Deloitte recently released its 2016 Art and Finance Report, which notes a softening in the art market, but also a growing trend toward art-secured lending. Analysts estimate that the art-secured lending market has grown 15%-20% in the U.S. in the past 5 years. Private banks dominate the art-secured lending market with a loan book size of more than $13 billion and a 5 year average annual growth rate of 15%. However, auction houses and boutique lenders continue to capture market share, experiencing 5 year average annual growth rates of 30% and 13%, respectively, and offering borrowers more flexible deal structures and non-recourse loans.

The U.S. dominates the art-secured lending market, primarily because the UCC allows borrowers to remain in possession of the works while the lender simply registers a security interest. Analysts suggest that this favorable legal environment removes the stigma from borrowers looking to monetize their art investment without losing possession of their artwork. Additionally, the rise in art-secured lending has allayed concerns regarding the illiquidity inherent in artworks and encouraged otherwise skeptical investors to consider art as an investment.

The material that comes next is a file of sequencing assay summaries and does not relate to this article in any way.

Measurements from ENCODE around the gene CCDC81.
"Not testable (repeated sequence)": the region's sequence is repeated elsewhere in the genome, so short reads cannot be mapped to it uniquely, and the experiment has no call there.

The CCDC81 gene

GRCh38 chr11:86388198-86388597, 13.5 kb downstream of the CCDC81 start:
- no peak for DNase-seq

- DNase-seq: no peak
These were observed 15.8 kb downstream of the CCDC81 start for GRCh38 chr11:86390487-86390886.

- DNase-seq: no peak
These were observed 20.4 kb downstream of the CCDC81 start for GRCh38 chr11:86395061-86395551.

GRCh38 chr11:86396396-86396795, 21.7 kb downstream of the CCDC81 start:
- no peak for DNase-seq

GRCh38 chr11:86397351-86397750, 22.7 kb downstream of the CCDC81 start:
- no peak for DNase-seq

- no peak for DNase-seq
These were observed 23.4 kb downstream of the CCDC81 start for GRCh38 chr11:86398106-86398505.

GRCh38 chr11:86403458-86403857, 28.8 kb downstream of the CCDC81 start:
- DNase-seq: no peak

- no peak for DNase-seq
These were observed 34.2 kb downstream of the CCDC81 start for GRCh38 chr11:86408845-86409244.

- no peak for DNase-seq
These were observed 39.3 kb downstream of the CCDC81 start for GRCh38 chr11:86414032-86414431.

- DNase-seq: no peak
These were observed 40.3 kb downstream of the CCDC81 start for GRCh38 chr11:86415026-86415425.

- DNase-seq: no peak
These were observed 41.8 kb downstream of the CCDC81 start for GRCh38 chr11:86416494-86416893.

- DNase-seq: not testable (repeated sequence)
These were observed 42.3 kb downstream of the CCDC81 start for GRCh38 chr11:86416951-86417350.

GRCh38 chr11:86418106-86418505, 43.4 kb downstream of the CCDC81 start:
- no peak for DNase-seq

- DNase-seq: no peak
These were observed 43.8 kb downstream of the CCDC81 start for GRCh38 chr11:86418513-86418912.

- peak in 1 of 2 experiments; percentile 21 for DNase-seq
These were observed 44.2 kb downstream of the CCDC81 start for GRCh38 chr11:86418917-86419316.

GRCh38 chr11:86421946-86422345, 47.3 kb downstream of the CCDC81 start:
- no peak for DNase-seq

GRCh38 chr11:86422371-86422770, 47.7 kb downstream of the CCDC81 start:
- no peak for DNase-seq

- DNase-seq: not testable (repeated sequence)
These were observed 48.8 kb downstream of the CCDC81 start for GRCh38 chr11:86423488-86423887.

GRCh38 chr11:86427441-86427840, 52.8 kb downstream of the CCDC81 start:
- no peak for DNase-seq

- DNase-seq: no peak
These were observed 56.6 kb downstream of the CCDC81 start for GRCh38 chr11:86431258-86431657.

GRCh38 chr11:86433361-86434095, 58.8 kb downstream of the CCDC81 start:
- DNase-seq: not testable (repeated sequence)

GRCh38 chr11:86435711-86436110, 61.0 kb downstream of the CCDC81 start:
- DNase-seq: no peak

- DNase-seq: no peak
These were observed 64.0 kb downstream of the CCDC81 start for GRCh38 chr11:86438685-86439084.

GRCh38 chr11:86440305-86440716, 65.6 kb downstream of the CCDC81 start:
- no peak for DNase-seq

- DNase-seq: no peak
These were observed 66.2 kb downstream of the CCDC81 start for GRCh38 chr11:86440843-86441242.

Challenges to the art-secured lending market remain. Wealth managers cite to the lack of market-to-market valuation, the resulting difficulty in assessing risk, and the perceived lack of regulation in the market as some of the primary impediments to expanding the art-secured lending market. However, almost 70% of wealth managers surveyed for the 2016 report stated that their institution offers services related to art-secured lending, compared to just 48% in 2014.

Read the complete 2016 Art and Finance Report.